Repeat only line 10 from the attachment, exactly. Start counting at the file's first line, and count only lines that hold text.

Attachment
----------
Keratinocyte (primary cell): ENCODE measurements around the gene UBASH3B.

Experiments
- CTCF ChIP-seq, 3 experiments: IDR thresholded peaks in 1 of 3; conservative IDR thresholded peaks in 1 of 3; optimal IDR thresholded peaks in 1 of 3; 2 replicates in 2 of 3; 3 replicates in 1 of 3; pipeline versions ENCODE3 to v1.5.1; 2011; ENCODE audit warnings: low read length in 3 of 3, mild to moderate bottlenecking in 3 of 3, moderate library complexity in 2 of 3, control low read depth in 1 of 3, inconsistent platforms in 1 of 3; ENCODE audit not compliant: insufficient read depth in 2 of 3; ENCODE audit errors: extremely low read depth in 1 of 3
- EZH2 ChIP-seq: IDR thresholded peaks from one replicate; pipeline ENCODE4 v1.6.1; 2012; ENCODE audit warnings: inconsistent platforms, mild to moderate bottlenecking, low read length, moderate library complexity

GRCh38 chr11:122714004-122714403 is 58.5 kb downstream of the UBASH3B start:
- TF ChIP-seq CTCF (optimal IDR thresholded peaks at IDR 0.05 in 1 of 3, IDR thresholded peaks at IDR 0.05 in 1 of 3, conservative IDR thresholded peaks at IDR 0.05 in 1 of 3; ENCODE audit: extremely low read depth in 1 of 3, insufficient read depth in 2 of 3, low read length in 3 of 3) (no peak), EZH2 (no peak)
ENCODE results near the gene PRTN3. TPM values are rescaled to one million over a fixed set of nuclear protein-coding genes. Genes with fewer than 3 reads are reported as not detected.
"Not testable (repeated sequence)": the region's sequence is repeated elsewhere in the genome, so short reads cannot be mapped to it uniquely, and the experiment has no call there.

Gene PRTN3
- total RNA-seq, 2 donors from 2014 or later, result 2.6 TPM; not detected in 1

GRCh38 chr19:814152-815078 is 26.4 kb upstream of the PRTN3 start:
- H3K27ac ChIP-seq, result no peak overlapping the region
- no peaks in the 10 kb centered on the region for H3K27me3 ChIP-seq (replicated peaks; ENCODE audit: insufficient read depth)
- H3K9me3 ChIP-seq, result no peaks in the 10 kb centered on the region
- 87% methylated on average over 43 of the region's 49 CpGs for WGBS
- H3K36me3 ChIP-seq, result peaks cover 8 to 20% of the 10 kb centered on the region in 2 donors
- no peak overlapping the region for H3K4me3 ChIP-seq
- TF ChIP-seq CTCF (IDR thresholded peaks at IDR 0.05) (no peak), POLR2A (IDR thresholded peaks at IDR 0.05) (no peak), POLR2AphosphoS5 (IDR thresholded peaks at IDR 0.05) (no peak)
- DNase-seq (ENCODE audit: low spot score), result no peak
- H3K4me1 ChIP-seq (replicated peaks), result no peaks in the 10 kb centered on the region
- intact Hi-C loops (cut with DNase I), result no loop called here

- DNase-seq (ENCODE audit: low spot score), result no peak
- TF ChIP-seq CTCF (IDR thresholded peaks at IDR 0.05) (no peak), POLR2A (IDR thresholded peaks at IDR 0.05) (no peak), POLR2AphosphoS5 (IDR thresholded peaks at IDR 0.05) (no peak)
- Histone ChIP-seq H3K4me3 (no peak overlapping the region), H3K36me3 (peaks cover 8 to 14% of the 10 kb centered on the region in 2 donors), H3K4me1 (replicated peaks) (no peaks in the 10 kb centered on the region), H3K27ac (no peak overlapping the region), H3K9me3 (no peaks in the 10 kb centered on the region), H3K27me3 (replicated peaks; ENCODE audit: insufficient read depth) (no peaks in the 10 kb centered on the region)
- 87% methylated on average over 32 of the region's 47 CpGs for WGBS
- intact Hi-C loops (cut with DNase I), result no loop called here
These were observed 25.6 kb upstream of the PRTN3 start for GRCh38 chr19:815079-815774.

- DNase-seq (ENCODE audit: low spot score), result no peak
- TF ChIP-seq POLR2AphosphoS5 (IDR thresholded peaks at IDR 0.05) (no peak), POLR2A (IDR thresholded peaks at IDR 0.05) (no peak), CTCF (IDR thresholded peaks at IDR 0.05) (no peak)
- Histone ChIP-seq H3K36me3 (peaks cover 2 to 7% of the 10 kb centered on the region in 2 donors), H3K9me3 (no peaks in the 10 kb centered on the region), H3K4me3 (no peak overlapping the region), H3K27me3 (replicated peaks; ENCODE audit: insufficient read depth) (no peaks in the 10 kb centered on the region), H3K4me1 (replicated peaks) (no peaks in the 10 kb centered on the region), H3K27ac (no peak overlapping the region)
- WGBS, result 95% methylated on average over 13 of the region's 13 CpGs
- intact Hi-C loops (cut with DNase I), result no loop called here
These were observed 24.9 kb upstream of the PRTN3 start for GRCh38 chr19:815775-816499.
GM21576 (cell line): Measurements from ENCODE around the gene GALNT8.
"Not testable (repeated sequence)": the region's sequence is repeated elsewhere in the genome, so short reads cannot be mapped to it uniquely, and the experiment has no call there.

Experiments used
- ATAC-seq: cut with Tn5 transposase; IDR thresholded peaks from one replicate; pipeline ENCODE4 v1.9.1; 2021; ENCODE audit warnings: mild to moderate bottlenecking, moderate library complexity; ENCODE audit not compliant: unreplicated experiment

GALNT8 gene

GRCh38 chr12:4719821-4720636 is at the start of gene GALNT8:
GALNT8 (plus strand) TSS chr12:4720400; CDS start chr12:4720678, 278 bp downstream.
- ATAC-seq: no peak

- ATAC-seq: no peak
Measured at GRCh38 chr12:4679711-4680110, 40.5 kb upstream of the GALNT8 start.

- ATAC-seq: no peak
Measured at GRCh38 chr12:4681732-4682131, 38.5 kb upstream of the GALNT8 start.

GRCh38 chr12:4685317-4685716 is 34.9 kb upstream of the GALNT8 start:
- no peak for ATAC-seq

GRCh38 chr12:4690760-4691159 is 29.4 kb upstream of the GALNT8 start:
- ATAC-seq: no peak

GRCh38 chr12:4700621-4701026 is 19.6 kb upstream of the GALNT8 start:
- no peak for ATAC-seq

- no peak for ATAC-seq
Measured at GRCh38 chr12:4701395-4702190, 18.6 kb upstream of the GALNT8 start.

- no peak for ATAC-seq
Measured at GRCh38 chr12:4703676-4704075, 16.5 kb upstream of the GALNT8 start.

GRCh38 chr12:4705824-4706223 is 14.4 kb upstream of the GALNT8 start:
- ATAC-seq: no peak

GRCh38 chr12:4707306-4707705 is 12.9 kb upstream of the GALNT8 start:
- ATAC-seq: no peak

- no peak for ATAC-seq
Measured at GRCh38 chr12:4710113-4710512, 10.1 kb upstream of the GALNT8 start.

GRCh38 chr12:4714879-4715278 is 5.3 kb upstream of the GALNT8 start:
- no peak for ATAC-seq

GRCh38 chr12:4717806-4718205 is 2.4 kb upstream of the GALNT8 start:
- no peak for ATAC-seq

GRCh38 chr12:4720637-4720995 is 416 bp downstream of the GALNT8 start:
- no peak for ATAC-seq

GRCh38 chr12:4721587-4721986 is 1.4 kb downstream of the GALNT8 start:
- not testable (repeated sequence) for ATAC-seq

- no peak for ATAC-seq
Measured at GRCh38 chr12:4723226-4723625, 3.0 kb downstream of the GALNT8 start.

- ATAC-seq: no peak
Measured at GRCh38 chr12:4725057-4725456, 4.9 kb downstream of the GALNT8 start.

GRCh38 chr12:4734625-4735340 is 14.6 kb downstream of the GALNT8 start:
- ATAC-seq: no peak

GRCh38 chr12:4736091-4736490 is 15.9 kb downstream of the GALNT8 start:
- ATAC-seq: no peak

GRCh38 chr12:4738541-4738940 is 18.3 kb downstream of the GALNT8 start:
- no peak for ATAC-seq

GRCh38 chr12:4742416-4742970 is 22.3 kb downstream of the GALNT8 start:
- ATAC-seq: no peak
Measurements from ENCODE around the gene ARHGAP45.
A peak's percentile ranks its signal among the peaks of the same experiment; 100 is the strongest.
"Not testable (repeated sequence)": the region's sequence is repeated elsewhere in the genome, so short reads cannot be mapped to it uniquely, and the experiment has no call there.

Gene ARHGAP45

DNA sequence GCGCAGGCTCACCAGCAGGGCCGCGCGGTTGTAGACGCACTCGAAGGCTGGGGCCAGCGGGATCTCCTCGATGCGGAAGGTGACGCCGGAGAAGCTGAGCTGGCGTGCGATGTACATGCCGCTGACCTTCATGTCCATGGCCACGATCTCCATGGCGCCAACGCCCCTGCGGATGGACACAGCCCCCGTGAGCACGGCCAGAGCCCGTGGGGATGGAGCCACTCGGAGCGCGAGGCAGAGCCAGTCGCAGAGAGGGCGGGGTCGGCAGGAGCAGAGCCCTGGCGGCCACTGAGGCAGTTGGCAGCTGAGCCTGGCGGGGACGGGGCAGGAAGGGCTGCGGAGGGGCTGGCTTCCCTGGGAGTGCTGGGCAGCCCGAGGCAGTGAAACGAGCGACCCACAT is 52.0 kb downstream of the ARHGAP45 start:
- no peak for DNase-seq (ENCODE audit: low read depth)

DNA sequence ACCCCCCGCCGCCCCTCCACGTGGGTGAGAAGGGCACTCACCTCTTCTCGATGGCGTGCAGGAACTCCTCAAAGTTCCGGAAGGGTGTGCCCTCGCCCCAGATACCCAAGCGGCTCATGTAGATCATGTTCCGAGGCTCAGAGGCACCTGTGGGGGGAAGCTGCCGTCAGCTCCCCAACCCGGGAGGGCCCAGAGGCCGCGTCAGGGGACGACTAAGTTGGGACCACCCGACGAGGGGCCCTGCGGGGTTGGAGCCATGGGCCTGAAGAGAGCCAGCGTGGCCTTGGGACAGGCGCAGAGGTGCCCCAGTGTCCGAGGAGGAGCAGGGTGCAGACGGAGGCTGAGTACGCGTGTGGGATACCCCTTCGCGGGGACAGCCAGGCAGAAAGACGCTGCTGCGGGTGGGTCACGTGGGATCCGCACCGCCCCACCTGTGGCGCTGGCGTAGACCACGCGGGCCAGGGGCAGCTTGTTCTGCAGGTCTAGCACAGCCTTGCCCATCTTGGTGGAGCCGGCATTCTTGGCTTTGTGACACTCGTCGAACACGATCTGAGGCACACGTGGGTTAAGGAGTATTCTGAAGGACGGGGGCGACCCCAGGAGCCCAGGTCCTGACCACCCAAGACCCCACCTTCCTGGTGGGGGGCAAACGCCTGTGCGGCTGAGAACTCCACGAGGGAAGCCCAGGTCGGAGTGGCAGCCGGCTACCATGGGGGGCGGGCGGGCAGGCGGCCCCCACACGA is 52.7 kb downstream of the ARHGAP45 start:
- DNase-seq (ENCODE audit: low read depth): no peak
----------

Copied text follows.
- total RNA-seq, 2 donors from 2014 or later, result 2.6 TPM; not detected in 1